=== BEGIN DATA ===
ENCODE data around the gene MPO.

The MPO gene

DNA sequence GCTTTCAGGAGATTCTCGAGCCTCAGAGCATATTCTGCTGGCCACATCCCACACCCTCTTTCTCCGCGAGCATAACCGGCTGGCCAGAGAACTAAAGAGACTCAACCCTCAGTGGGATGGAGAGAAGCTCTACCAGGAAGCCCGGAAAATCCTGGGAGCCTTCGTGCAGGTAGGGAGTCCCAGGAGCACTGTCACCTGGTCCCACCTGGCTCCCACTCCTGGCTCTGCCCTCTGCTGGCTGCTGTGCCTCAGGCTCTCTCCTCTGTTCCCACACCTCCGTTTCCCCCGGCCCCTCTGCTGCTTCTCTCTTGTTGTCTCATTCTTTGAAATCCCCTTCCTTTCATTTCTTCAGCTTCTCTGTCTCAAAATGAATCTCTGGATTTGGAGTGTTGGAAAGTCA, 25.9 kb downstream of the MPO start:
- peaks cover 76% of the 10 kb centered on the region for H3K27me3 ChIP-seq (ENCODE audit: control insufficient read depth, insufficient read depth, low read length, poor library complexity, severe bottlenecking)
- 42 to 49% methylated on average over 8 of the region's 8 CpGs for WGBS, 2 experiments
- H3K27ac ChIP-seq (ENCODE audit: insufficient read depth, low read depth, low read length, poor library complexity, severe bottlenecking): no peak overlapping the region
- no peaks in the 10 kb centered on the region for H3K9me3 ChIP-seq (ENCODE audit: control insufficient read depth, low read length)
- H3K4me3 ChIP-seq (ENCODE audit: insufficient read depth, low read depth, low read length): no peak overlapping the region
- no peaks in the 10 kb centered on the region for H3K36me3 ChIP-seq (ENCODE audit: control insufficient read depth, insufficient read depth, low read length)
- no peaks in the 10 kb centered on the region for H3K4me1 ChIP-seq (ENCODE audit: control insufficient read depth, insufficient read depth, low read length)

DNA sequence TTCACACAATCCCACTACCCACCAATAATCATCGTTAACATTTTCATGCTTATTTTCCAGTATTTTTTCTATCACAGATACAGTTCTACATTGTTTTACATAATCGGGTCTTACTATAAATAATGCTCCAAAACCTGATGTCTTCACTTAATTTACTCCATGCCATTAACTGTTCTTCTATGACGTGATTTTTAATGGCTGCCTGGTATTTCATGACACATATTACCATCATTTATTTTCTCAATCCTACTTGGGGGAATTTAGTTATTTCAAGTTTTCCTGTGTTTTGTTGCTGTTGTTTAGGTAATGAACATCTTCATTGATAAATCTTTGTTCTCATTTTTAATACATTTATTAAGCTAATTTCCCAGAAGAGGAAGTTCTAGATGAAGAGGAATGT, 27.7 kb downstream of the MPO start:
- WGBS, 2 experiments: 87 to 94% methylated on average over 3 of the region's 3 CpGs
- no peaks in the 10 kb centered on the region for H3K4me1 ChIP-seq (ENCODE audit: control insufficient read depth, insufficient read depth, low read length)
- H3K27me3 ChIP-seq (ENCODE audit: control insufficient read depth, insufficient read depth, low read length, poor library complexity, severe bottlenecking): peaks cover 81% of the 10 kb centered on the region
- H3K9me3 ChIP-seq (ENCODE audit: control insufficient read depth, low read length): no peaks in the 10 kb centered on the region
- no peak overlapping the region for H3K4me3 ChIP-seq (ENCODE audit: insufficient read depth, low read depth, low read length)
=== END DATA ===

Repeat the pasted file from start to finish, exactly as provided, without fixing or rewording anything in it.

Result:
ENCODE data around the gene MPO.

The MPO gene

DNA sequence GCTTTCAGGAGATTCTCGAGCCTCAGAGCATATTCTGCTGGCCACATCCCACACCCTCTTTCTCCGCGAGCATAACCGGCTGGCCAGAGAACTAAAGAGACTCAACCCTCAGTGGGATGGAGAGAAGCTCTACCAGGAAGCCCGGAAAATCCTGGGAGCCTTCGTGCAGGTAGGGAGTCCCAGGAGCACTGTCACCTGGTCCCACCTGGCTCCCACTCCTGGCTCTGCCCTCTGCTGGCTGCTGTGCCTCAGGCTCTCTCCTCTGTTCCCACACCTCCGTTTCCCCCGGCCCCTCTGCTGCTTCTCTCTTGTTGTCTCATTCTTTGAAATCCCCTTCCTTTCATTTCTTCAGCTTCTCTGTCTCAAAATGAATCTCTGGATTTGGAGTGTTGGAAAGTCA, 25.9 kb downstream of the MPO start:
- peaks cover 76% of the 10 kb centered on the region for H3K27me3 ChIP-seq (ENCODE audit: control insufficient read depth, insufficient read depth, low read length, poor library complexity, severe bottlenecking)
- 42 to 49% methylated on average over 8 of the region's 8 CpGs for WGBS, 2 experiments
- H3K27ac ChIP-seq (ENCODE audit: insufficient read depth, low read depth, low read length, poor library complexity, severe bottlenecking): no peak overlapping the region
- no peaks in the 10 kb centered on the region for H3K9me3 ChIP-seq (ENCODE audit: control insufficient read depth, low read length)
- H3K4me3 ChIP-seq (ENCODE audit: insufficient read depth, low read depth, low read length): no peak overlapping the region
- no peaks in the 10 kb centered on the region for H3K36me3 ChIP-seq (ENCODE audit: control insufficient read depth, insufficient read depth, low read length)
- no peaks in the 10 kb centered on the region for H3K4me1 ChIP-seq (ENCODE audit: control insufficient read depth, insufficient read depth, low read length)

DNA sequence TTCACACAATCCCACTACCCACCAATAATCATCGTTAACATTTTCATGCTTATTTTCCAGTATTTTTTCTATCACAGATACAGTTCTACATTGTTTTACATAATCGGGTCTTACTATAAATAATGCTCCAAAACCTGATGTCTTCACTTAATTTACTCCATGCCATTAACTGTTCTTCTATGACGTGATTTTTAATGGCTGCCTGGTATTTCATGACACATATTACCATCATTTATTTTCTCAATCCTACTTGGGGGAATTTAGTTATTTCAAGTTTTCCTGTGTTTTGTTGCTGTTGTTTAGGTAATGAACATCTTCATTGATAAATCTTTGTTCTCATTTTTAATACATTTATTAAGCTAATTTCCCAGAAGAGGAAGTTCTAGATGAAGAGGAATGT, 27.7 kb downstream of the MPO start:
- WGBS, 2 experiments: 87 to 94% methylated on average over 3 of the region's 3 CpGs
- no peaks in the 10 kb centered on the region for H3K4me1 ChIP-seq (ENCODE audit: control insufficient read depth, insufficient read depth, low read length)
- H3K27me3 ChIP-seq (ENCODE audit: control insufficient read depth, insufficient read depth, low read length, poor library complexity, severe bottlenecking): peaks cover 81% of the 10 kb centered on the region
- H3K9me3 ChIP-seq (ENCODE audit: control insufficient read depth, low read length): no peaks in the 10 kb centered on the region
- no peak overlapping the region for H3K4me3 ChIP-seq (ENCODE audit: insufficient read depth, low read depth, low read length)